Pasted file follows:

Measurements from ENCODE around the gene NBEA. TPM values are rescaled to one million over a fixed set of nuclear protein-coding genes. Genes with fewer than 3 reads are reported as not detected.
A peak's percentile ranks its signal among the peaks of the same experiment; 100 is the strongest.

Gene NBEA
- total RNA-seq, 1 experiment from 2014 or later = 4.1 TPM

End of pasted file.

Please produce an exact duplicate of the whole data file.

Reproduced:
Measurements from ENCODE around the gene NBEA. TPM values are rescaled to one million over a fixed set of nuclear protein-coding genes. Genes with fewer than 3 reads are reported as not detected.
A peak's percentile ranks its signal among the peaks of the same experiment; 100 is the strongest.

Gene NBEA
- total RNA-seq, 1 experiment from 2014 or later = 4.1 TPM